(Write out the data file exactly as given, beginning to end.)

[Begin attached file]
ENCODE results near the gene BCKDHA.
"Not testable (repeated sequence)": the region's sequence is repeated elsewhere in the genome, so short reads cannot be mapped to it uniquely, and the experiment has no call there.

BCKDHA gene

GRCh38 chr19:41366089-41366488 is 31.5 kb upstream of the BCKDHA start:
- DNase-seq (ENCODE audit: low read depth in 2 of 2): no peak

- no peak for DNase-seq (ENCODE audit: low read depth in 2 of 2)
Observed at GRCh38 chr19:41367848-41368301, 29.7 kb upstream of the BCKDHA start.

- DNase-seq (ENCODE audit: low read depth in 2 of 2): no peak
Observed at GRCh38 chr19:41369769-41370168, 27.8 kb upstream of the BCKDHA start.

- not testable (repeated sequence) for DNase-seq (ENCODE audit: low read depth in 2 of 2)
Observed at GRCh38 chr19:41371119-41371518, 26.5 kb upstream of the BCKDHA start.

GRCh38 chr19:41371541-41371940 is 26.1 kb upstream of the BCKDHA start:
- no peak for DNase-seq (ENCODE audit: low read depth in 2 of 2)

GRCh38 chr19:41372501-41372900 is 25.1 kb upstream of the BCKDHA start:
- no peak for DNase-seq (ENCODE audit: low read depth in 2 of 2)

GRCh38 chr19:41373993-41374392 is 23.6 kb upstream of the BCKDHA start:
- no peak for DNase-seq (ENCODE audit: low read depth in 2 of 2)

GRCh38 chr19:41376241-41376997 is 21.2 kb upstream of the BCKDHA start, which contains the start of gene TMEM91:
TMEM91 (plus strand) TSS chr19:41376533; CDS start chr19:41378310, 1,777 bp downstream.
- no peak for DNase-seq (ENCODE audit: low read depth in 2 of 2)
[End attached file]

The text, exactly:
ENCODE results near the gene BCKDHA.
"Not testable (repeated sequence)": the region's sequence is repeated elsewhere in the genome, so short reads cannot be mapped to it uniquely, and the experiment has no call there.

BCKDHA gene

GRCh38 chr19:41366089-41366488 is 31.5 kb upstream of the BCKDHA start:
- DNase-seq (ENCODE audit: low read depth in 2 of 2): no peak

- no peak for DNase-seq (ENCODE audit: low read depth in 2 of 2)
Observed at GRCh38 chr19:41367848-41368301, 29.7 kb upstream of the BCKDHA start.

- DNase-seq (ENCODE audit: low read depth in 2 of 2): no peak
Observed at GRCh38 chr19:41369769-41370168, 27.8 kb upstream of the BCKDHA start.

- not testable (repeated sequence) for DNase-seq (ENCODE audit: low read depth in 2 of 2)
Observed at GRCh38 chr19:41371119-41371518, 26.5 kb upstream of the BCKDHA start.

GRCh38 chr19:41371541-41371940 is 26.1 kb upstream of the BCKDHA start:
- no peak for DNase-seq (ENCODE audit: low read depth in 2 of 2)

GRCh38 chr19:41372501-41372900 is 25.1 kb upstream of the BCKDHA start:
- no peak for DNase-seq (ENCODE audit: low read depth in 2 of 2)

GRCh38 chr19:41373993-41374392 is 23.6 kb upstream of the BCKDHA start:
- no peak for DNase-seq (ENCODE audit: low read depth in 2 of 2)

GRCh38 chr19:41376241-41376997 is 21.2 kb upstream of the BCKDHA start, which contains the start of gene TMEM91:
TMEM91 (plus strand) TSS chr19:41376533; CDS start chr19:41378310, 1,777 bp downstream.
- no peak for DNase-seq (ENCODE audit: low read depth in 2 of 2)